Sandy also killed 69 people in the Caribbean before making its way up the Eastern Seaboard.
President Obama declared New York and New Jersey federal disaster areas.
The disaster declaration makes federal funding available to residents and businesses in the affected areas, which bore the brunt of the sea surge from the superstorm. Jeff Masters, meteorology director for Weather Underground, a private forecasting service, called the storm surges some of the highest ever recorded.
In New Jersey, where the storm came ashore, hundreds of people were evacuated in rising water early Tuesday. Officials used boats to try to rescue about 800 people living in a trailer park in Moonachie.
There were no reports of injuries or deaths. Local authorities initially reported a levee had broken, but Gov. Chris Christie said a berm overflowed.
In New York City, the city was shut down, cut off and in many places dark. A 13-foot storm surge, 3 feet above the previous record, caused flooding and widespread power outages. The city's subway system was shut down due to flooding. The Holland Tunnel, which connects New York to New Jersey, and a tunnel between Brooklyn and Manhattan, were both closed. High winds forced the closure of the Brooklyn Bridge, the George Washington Bridge, the Verrazano-Narrows Bridge and several other spans.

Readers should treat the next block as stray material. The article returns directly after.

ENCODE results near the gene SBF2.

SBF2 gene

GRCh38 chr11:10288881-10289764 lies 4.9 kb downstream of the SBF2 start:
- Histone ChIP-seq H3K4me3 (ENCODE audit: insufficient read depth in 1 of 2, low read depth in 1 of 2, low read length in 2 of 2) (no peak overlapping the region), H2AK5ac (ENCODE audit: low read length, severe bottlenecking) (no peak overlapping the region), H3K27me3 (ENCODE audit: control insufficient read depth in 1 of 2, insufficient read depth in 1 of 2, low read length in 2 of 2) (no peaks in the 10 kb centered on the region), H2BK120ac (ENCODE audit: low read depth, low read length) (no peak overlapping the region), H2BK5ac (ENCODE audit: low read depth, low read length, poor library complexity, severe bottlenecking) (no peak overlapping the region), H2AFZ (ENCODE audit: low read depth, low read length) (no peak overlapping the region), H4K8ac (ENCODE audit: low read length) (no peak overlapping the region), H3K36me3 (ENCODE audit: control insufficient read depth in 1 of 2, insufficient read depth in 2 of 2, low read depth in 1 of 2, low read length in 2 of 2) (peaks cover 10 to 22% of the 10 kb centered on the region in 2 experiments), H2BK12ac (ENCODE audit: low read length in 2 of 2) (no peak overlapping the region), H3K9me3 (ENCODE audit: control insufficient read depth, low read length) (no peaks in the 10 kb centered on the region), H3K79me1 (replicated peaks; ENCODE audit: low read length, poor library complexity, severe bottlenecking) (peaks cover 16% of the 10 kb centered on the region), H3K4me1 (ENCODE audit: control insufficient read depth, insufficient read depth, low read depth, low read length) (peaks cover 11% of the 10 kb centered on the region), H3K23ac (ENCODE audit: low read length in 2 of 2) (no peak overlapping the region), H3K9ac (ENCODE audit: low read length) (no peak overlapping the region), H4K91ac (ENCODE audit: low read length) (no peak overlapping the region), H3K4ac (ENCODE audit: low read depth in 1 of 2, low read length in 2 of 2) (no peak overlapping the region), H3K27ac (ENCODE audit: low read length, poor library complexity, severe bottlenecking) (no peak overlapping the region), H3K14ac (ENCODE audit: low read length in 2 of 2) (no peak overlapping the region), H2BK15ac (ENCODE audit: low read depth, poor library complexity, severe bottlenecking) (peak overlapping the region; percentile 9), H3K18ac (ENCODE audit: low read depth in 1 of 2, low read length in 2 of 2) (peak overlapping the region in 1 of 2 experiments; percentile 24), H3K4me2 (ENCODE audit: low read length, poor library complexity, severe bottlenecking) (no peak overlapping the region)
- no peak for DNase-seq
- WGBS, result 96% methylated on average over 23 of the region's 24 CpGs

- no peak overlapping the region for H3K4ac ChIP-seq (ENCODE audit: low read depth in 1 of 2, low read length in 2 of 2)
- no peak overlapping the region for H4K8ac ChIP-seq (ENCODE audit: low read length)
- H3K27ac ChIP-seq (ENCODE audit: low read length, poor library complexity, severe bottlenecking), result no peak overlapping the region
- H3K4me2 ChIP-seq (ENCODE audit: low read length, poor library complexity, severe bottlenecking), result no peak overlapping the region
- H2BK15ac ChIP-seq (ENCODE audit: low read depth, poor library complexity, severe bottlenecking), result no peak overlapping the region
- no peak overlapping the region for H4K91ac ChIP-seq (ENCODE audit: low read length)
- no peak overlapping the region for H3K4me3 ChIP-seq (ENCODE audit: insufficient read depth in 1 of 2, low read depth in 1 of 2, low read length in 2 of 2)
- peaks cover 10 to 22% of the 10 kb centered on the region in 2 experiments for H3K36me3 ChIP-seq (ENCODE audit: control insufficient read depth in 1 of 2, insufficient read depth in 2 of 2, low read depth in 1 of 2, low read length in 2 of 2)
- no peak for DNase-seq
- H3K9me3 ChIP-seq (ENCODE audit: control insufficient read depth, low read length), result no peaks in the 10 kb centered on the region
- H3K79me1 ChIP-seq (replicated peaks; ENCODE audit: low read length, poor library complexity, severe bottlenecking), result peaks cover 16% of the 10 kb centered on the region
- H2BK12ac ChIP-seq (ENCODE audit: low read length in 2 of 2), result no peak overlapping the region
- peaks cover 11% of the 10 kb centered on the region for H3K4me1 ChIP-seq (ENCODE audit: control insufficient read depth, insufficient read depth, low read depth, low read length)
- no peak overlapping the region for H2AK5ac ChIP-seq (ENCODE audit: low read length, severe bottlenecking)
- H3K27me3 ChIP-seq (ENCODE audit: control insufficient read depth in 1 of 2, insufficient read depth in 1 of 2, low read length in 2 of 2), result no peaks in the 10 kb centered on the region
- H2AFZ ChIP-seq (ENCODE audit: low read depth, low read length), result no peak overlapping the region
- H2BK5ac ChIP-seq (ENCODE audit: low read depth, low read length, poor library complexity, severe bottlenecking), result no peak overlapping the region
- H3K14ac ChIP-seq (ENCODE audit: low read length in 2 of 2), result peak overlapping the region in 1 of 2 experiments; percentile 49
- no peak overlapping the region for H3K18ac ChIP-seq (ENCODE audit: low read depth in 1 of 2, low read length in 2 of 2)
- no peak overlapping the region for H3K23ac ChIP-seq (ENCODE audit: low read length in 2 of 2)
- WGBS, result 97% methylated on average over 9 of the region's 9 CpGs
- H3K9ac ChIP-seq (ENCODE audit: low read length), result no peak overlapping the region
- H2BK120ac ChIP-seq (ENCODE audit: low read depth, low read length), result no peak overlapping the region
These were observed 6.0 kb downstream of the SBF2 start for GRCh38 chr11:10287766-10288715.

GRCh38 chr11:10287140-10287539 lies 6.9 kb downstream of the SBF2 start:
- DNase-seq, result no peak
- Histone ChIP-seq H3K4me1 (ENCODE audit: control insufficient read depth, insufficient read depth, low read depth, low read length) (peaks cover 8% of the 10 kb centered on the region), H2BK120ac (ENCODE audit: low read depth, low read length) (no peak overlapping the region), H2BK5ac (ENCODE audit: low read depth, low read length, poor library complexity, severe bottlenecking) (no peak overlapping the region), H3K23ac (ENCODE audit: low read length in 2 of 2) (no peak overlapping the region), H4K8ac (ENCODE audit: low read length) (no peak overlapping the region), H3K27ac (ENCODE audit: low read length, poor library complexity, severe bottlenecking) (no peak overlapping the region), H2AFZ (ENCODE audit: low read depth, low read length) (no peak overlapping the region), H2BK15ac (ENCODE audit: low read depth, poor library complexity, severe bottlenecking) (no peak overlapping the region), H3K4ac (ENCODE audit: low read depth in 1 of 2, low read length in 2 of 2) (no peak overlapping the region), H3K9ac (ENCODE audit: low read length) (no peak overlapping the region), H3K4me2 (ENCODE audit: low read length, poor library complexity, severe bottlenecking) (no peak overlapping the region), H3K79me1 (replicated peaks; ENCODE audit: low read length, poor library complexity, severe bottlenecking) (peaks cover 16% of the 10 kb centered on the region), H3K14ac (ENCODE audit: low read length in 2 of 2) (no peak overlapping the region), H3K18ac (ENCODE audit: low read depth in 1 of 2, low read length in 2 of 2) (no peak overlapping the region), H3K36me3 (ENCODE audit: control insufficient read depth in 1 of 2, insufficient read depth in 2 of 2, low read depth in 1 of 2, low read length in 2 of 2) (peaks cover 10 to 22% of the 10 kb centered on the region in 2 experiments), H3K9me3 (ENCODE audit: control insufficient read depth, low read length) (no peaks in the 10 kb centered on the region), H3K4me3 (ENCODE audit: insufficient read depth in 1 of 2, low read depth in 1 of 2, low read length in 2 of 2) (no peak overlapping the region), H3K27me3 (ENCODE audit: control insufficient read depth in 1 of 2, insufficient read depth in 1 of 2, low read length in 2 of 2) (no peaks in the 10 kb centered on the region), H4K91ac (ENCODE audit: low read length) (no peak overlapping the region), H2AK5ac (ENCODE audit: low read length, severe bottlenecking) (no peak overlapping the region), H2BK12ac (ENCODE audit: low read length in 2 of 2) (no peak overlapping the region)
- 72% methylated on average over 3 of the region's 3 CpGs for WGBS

"It was an extremely devastating and destructive storm, hopefully one that people will only see once in their lifetime," said Joe Pollina, a National Weather Service meteorologist.
Con Edison spokeswoman Sara Banda said Tuesday that power was out for 804,000 of their customers in New York -- four times the number affected by Hurricane Irene.
"This is the largest storm-related outage in history," Banda said.
An explosion at a substation on the East River could delay restoring power to much of Manhattan below Midtown.
"The majority of today will be spent on damage assessment," Banda said. "We have to make sure our equipment is free of water. We have to inspect it to make sure our equipment will be safe to turn back on."
An estimated 234,000 customers were without power from 31st Street on the West Side and 39th Street on the East Side all the way south to the southern tip of the island.
That area includes the New York Stock Exchange, Ground Zero and well-known neighborhoods like Greenwich Village, Soho and Tribeca. The power outages shut down most of the scattering of delicatessens, coffee shops and other small stores that had managed to ride out the storm before darkness fell Monday night.
Con Ed's Monday decision to pre-emptively cut power to parts of lower Manhattan helped spare some underground electrical equipment from catastrophic damage, he said. But that appeared to be a slim silver lining.
"The storm surge and flooding surpassed everybody's expectations," said Drury. "We do not have a firm estimated time of (electrical) restoration. Obviously, it's going to be a multiday process."
New York Gov. Andrew Cuomo in an interview with WCBS News radio said Tuesday that "power restoration is going to be a real challenge."
"You want to talk about a situation that gets old very quickly. You are sitting in a house with no power and you can't open the refrigerator," he said. "That gets very frustrating."